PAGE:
My name is Alan W. Smith and this is my web site. Even though it's been around for over a decade, it's still a work in progress. That is its perpetual state.

Depending on when you visit, there might only be small things on the to-do list. Like adjusting the way the numbering works for the archive indexes. Or, the list might include larger things. Like, "rewrite the entire site in a new language from scratch." In fact, that's I'm doing right now. There won't be much happening here until that process is complete. Then, it'll make an evolutionary jump. Such is the way with the website of someone who enjoys learning and experimenting with new things.

But enough about the site. You clicked on the link to either learn more about me, or to get in contact with me. For the later, catch up with me at @TheIdOfAlan on Twitter.

For the former, it helps to go way, way back.

When I was four, my grandparents gave me a TI-99/4A computer. It took a while before I could do anything with it, but I've been writing increasing amounts of code ever since. A few things I've done since receiving the original machine include:

  • As a student, created the initial version of the University of Alabama's Athletics web site. The earliest snapshot the Wayback Machine has is from April 1998. Yes, those are frames. No, I don't use frames anymore.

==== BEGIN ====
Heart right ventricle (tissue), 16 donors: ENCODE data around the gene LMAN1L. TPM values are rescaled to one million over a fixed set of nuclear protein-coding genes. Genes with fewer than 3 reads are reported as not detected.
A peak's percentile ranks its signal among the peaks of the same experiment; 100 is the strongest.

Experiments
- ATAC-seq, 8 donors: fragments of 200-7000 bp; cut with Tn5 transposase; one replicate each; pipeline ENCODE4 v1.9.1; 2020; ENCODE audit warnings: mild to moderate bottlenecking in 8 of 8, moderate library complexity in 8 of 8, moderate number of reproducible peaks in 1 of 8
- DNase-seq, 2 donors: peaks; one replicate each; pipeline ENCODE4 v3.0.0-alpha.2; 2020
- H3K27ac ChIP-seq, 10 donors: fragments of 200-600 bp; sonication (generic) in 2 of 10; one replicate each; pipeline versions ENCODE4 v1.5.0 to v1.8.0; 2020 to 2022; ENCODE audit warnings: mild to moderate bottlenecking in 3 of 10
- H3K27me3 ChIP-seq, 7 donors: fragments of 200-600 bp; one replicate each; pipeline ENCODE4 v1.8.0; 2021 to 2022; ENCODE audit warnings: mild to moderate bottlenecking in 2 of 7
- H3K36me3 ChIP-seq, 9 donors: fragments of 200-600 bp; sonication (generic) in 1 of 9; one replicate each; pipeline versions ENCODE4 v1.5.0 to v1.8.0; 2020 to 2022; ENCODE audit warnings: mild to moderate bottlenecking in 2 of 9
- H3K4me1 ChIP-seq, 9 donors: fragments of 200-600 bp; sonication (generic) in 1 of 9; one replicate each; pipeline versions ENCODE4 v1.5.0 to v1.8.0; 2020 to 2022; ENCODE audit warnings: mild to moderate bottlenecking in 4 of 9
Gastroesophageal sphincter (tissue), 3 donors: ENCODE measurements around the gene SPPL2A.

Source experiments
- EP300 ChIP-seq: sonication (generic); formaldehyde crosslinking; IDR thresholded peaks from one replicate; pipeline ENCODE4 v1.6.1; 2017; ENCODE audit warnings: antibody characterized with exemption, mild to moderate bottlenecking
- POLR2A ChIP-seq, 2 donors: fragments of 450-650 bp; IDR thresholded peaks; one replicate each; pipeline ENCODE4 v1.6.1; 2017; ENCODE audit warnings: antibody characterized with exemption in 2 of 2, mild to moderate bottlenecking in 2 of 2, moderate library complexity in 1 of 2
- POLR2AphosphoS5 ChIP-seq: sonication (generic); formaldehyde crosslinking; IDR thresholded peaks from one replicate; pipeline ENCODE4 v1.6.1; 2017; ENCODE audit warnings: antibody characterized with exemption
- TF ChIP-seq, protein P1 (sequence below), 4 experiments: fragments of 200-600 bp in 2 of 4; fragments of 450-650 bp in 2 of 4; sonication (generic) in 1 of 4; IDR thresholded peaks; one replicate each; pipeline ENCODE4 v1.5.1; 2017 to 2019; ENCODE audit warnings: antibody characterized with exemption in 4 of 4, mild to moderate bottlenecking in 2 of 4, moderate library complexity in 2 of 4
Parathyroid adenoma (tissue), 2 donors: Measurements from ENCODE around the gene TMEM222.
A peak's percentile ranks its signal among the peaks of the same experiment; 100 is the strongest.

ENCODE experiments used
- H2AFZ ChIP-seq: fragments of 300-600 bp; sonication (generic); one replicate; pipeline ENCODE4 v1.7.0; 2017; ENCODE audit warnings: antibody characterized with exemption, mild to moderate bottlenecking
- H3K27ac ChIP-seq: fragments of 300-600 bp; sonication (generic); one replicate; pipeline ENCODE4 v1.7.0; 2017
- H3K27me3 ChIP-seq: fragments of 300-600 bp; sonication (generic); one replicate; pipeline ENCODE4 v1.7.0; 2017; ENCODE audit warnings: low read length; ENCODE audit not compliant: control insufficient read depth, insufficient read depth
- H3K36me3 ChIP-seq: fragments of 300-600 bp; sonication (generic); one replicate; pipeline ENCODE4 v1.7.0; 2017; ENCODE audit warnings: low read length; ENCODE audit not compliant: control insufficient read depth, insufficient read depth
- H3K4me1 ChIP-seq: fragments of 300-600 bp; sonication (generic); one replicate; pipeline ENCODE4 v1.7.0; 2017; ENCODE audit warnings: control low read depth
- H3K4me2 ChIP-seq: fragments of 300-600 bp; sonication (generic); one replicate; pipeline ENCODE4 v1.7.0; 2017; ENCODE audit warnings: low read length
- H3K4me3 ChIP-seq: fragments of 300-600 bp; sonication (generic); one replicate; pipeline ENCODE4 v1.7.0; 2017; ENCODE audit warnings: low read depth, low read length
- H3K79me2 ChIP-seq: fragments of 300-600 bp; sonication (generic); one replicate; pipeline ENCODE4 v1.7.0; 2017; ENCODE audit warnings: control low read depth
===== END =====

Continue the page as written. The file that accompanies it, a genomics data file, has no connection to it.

• Still a student, I taught myself some Perl and built a live scoring engine for Alabama Gymnastics in 1999. The first meet was when I learned how quickly traffic can bring down a dynamic page. That experience lead rapidly to the idea of having a script build static pages. Old hat now, but in the days before StackOverflow I had to figure that out on my own.
  • In 2000, I started working at PGATOUR.COM. In about 2001, I found a coding technique on the IBM Developerworks site that I used to upgrade the TOUR leaderboards. After the enhancement, they wouldn't blink or bounce the user to the top of the page when the data refreshed. At the time, I'm certain no other golf websites were using the technique. In fact, I don't know of any other web sites that used it regardless of genre. (Not many sites had a need to update data that way.) As time passed, this technique was used more and more. In 2005, it even got a name: AJAX.

There is, of course, more. I'll add a few at some point. Right now, I'm heads down teaching myself Ruby and Rails. (Yes, I intended to use "and" instead of "or". Lots of work I do is building command line tools or cronjobs.) Incidentally, Ruby and/or Rails is what I'll be using to rebuild this site once I've got the basics of the language and framework under my belt.